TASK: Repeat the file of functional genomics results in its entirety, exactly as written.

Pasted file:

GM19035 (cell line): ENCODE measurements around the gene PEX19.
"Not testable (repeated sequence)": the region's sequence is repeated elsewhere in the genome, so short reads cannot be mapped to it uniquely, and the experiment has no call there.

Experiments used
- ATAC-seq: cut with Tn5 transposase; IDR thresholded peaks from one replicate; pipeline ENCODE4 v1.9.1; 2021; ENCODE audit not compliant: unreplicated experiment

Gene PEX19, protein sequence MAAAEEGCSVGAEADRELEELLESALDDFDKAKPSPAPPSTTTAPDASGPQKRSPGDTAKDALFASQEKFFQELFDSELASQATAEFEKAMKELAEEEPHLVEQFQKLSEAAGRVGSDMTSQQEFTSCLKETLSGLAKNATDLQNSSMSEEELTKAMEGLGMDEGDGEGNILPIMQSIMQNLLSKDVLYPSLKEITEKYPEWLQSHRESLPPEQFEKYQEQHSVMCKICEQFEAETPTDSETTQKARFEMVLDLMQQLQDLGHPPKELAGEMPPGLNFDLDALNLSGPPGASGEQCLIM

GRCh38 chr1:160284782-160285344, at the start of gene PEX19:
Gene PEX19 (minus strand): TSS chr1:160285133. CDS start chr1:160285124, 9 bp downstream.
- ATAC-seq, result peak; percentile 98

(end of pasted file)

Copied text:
GM19035 (cell line): ENCODE measurements around the gene PEX19.
"Not testable (repeated sequence)": the region's sequence is repeated elsewhere in the genome, so short reads cannot be mapped to it uniquely, and the experiment has no call there.

Experiments used
- ATAC-seq: cut with Tn5 transposase; IDR thresholded peaks from one replicate; pipeline ENCODE4 v1.9.1; 2021; ENCODE audit not compliant: unreplicated experiment

Gene PEX19, protein sequence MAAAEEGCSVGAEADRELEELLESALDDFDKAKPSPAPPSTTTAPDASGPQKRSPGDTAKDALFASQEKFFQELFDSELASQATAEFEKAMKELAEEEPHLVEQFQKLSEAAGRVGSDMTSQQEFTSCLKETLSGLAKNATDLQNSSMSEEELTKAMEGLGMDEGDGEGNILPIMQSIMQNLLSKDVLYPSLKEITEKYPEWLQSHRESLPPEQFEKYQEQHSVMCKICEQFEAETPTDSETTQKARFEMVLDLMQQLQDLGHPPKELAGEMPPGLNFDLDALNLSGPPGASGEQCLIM

GRCh38 chr1:160284782-160285344, at the start of gene PEX19:
Gene PEX19 (minus strand): TSS chr1:160285133. CDS start chr1:160285124, 9 bp downstream.
- ATAC-seq, result peak; percentile 98